workplace romanceIt happens all the time. Co-workers get attracted to each other and next thing you know…. Workplace romances can impact the productivity and morale of the protagonists and their co-workers. That impact is greater still when a supervisor and subordinate are involved.

It happens all the time. Co-workers get attracted to each other and next thing you know…. Workplace romances can impact the productivity and morale of the protagonists and their co-workers. That impact is greater still when a supervisor and subordinate are involved.

Some managers throw up their hands, saying they can’t keep people from falling in love and what they do on their off-work hours is their own affair. True enough, but you can hold people accountable for their behaviour at work. In fact, if you don’t, you could be letting your business in for a host of troubles.

It’s management’s responsibility to set standards for appropriate behaviour and impose consequences for failure to meet them. For example, in your policy handbook you could include language such as the following:

“If you have a special relationship with a co-worker, e.g. marriage, dating or domestic partnership, you are both expected to behave professionally at all times when you are together on company premises. This includes refraining from public displays of sexual affection, sexual innuendo, suggestive comments and sexually-oriented joking.”

A policy doesn’t eliminate the need for one-to-one counselling because some people just don’t get the difference between a quick hug in passing versus a prolonged embrace. However, a policy helps you deal equitably with different situations, and if the inappropriate behaviour continues, it provides the basis for disciplinary action.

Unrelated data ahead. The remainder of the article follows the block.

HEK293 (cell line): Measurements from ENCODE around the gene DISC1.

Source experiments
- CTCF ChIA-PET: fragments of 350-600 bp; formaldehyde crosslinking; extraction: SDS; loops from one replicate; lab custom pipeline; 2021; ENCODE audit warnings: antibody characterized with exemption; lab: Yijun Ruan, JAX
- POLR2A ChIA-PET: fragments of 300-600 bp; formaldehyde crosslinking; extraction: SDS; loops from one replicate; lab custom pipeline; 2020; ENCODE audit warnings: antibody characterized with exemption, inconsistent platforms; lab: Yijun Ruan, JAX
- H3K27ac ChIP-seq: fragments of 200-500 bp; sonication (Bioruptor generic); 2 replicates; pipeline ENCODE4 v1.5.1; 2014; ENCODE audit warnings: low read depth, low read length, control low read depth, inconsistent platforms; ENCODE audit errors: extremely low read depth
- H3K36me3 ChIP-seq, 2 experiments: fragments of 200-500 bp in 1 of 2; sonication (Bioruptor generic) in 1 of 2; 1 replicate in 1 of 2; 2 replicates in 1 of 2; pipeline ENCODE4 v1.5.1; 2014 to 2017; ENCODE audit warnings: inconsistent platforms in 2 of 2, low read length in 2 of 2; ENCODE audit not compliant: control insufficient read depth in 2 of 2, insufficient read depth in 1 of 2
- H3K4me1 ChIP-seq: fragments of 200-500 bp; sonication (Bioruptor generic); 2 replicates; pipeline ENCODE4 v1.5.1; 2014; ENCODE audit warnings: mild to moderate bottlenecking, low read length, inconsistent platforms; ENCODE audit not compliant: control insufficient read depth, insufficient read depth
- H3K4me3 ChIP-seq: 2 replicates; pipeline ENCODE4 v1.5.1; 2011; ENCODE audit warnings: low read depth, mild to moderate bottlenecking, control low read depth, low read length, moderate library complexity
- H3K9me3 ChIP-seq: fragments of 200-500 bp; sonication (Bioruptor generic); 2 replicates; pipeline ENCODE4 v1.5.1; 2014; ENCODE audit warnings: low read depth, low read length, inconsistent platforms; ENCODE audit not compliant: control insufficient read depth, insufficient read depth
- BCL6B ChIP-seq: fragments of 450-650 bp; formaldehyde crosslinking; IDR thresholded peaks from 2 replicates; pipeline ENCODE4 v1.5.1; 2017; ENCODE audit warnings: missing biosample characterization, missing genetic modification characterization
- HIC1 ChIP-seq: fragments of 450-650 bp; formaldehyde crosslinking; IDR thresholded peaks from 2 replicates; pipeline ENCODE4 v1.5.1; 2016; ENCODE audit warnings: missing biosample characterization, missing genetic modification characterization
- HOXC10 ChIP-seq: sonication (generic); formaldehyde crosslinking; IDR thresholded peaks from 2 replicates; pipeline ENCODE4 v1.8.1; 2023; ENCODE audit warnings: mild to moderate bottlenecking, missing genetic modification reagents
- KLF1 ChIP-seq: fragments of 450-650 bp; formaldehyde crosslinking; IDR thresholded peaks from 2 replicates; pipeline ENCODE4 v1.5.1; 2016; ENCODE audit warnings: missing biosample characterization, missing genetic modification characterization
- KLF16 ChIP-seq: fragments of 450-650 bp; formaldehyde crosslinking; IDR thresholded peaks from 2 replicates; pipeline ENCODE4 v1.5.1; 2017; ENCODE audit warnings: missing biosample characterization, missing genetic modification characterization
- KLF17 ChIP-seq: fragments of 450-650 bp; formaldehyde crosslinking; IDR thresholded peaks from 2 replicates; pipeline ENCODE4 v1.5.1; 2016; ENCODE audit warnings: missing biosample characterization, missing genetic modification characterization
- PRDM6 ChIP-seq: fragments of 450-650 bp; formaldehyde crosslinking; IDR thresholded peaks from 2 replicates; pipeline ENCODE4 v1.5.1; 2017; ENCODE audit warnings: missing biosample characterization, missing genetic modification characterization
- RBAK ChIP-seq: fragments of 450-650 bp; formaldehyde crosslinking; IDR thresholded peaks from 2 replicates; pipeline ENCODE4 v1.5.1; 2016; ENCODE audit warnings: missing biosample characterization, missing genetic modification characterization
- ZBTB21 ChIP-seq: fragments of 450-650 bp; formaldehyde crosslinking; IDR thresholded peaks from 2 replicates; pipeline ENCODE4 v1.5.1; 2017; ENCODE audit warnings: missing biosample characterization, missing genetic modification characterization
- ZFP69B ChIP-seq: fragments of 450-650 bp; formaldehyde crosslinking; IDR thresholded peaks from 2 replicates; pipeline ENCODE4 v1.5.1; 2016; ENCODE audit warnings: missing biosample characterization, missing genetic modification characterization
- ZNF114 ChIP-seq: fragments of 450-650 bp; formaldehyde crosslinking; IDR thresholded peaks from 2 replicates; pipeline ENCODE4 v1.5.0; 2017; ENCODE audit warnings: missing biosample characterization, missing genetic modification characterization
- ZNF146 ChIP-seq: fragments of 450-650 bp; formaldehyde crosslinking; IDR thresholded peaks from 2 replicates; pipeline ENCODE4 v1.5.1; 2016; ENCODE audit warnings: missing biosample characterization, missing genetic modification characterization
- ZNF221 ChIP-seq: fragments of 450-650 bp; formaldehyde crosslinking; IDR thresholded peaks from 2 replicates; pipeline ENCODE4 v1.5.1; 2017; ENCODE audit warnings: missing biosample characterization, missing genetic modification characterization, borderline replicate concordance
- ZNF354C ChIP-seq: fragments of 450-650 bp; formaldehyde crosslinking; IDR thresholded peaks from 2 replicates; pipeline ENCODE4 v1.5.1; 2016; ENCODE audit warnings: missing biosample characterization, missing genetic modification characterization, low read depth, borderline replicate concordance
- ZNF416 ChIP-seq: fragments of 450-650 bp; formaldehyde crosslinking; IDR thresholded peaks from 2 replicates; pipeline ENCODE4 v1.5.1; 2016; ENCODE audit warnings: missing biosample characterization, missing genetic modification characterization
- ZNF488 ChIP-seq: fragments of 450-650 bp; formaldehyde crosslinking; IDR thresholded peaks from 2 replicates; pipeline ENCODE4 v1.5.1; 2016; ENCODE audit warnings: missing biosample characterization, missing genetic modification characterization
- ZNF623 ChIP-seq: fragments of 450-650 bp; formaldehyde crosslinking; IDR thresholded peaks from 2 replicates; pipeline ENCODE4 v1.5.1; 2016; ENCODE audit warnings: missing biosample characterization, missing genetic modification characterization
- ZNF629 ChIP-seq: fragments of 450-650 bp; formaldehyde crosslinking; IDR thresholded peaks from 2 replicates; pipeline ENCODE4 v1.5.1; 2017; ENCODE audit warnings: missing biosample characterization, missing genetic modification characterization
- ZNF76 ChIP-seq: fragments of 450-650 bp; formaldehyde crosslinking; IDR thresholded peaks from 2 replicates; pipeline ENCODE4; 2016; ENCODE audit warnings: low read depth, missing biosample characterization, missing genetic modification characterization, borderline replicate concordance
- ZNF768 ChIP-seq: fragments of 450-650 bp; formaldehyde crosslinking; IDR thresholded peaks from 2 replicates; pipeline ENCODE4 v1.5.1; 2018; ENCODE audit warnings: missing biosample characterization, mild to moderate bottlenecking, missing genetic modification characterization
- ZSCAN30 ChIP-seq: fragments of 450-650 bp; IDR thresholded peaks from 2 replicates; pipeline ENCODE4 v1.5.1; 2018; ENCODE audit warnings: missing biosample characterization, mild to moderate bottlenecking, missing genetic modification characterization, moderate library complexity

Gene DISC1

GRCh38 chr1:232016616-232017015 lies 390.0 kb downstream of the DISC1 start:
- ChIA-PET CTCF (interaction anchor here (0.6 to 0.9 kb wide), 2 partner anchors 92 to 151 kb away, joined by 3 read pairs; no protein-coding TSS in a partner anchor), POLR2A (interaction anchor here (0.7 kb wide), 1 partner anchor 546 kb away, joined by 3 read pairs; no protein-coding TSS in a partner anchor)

But if a supervisor starts dating an employee in her/his department, you’ve got a bigger problem – the risk of appearance of favouritism. Every pay raise, promotion and performance evaluation becomes an occasion for suspicion and resentment.

Also, if the relationship ends and the supervisor later takes disciplinary action with that employee for any reason, the employee could claim the motive was retaliation. There have been cases in which an employee appeared to willingly date her supervisor but later filed a successful claim of sexual harassment saying that she acted out of fear of her supervisor’s threats.

The simplest, clearest solution is a policy stipulating that if supervisors and subordinates form an intimate relationship, one or the other must transfer to a position where one doesn’t supervise the other (assuming there is an opening) or quit. Small companies in this situation have tried various work-arounds. For example, in one store where the wife of the general manager runs the wellness department, she reports to the grocery manager instead of her husband.

In addition, as part of your harassment policy, be sure to let employees know they have the right to say no to dating requests, and give them a channel to report unwelcome pressure from co-workers and supervisors.

Although you can’t predict or control how people behave, having policies in place will help you hold them accountable if and when they fall in love. If you don’t have policies on appropriate workplace behaviour, harassment and supervisor/subordinate relationships, the time to write them is now. •

Note: This article should not be construed as legal advice or as pertaining to specific factual situations.

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